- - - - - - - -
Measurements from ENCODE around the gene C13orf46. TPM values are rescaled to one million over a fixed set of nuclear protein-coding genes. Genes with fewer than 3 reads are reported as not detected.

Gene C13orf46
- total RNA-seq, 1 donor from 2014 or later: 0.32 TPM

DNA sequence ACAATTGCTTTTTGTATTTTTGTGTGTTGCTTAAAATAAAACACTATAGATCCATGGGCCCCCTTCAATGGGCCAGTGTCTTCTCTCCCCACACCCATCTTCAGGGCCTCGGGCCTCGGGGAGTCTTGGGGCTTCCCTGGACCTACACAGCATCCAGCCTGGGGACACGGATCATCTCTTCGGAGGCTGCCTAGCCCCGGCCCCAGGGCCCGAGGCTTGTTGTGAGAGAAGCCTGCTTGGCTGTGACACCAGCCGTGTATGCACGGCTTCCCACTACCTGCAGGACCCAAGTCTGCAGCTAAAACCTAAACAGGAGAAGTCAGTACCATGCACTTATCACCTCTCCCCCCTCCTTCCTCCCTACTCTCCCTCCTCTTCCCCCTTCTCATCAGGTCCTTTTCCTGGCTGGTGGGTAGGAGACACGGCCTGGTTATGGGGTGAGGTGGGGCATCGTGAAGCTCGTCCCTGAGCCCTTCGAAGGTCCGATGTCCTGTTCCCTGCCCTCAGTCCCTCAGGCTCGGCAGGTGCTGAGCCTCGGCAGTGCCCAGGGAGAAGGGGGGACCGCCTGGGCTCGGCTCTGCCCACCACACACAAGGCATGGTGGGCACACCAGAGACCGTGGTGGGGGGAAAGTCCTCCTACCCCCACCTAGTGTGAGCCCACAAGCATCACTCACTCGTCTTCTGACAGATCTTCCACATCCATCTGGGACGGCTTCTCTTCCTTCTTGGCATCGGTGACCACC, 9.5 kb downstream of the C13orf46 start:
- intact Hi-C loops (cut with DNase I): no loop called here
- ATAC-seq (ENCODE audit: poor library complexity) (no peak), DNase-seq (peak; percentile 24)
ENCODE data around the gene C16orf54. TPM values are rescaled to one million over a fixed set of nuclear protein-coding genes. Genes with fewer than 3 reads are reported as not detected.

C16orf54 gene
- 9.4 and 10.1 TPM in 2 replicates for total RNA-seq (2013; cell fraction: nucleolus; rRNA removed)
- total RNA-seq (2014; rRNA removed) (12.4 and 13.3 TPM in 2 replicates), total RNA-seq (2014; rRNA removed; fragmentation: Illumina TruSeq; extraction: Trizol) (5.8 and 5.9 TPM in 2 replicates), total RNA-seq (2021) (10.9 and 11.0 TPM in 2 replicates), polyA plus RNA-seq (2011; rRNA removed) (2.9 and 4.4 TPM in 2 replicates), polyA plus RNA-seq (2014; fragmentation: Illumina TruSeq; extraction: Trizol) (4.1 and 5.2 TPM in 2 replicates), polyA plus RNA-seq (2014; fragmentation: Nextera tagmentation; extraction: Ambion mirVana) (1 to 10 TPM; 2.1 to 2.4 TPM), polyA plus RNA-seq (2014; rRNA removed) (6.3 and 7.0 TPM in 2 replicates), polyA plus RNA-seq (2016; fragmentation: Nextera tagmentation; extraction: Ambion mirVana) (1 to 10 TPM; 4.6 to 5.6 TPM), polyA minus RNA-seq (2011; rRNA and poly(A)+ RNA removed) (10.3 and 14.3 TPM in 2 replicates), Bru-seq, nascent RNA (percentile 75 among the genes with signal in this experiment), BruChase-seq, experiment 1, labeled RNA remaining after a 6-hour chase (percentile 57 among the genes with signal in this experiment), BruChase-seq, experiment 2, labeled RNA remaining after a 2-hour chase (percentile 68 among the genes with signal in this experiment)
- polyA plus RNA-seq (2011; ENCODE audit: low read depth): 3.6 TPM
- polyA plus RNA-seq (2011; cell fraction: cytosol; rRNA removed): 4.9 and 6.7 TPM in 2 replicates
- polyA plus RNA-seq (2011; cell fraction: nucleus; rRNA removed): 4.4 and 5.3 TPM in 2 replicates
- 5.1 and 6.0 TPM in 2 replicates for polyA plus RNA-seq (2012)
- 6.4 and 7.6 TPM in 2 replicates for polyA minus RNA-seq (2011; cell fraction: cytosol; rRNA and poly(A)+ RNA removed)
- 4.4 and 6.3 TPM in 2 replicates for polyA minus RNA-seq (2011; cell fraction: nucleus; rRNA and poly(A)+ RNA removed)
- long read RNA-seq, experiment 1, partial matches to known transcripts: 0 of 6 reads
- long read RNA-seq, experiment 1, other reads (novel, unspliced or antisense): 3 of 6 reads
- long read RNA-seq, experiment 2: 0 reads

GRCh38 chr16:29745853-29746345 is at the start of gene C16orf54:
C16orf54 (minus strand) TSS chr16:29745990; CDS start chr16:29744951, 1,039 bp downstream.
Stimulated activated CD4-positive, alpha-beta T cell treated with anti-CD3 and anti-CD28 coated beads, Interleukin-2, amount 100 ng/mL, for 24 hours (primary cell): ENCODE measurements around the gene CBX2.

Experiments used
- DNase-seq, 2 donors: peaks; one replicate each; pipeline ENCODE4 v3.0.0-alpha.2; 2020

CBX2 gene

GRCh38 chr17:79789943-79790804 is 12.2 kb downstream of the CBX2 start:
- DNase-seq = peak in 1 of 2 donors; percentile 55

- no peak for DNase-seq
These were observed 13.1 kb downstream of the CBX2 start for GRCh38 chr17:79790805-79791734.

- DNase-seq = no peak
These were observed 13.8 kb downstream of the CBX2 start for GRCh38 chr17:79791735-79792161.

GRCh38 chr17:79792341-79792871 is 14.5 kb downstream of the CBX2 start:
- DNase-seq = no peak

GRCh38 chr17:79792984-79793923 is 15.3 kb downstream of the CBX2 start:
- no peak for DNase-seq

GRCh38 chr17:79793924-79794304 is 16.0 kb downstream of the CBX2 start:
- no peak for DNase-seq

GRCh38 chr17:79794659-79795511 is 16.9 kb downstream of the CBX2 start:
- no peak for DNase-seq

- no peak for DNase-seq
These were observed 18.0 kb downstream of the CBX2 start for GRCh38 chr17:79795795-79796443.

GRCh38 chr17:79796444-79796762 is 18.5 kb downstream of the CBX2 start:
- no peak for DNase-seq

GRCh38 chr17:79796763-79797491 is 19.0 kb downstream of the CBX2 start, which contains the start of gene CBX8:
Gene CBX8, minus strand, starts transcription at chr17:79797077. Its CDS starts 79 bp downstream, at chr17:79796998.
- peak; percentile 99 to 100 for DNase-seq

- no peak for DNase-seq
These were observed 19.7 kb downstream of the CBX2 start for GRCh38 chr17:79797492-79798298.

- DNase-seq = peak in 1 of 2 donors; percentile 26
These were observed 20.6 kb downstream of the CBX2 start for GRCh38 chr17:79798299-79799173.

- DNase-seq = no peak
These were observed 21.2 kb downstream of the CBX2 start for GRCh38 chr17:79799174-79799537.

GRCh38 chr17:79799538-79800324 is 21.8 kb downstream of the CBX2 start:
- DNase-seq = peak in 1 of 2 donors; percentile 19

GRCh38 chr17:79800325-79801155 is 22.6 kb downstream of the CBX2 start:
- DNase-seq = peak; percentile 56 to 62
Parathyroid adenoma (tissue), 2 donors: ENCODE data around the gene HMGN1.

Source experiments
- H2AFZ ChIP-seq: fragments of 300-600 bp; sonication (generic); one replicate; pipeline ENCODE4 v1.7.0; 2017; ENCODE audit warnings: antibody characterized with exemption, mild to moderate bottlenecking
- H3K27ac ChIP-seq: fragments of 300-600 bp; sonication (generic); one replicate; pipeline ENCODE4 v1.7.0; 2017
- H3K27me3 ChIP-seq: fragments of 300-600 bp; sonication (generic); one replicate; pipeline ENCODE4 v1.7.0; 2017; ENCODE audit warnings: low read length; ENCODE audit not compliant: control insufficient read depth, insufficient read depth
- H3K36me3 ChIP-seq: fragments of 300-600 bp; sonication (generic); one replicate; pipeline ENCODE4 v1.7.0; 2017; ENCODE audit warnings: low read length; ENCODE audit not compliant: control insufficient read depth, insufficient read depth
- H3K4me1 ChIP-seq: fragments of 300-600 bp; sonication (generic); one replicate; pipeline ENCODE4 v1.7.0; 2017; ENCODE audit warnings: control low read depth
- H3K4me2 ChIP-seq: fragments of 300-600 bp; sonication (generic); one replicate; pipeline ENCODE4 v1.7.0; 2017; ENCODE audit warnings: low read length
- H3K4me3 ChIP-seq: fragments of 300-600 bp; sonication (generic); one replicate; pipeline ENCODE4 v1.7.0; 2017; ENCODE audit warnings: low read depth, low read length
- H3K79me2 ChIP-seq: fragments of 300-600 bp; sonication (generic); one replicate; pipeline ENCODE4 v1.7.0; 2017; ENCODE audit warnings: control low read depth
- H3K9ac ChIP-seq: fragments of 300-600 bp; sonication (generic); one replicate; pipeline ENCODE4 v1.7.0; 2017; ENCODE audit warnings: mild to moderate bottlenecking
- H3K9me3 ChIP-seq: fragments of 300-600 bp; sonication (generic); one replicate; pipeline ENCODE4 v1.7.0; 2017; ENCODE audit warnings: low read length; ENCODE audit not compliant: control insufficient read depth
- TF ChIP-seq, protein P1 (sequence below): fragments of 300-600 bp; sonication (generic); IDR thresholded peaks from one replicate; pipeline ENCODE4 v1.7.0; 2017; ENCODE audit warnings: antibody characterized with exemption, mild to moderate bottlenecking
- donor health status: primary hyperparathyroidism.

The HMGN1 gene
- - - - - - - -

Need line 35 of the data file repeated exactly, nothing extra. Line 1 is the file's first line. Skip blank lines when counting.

- no peak for DNase-seq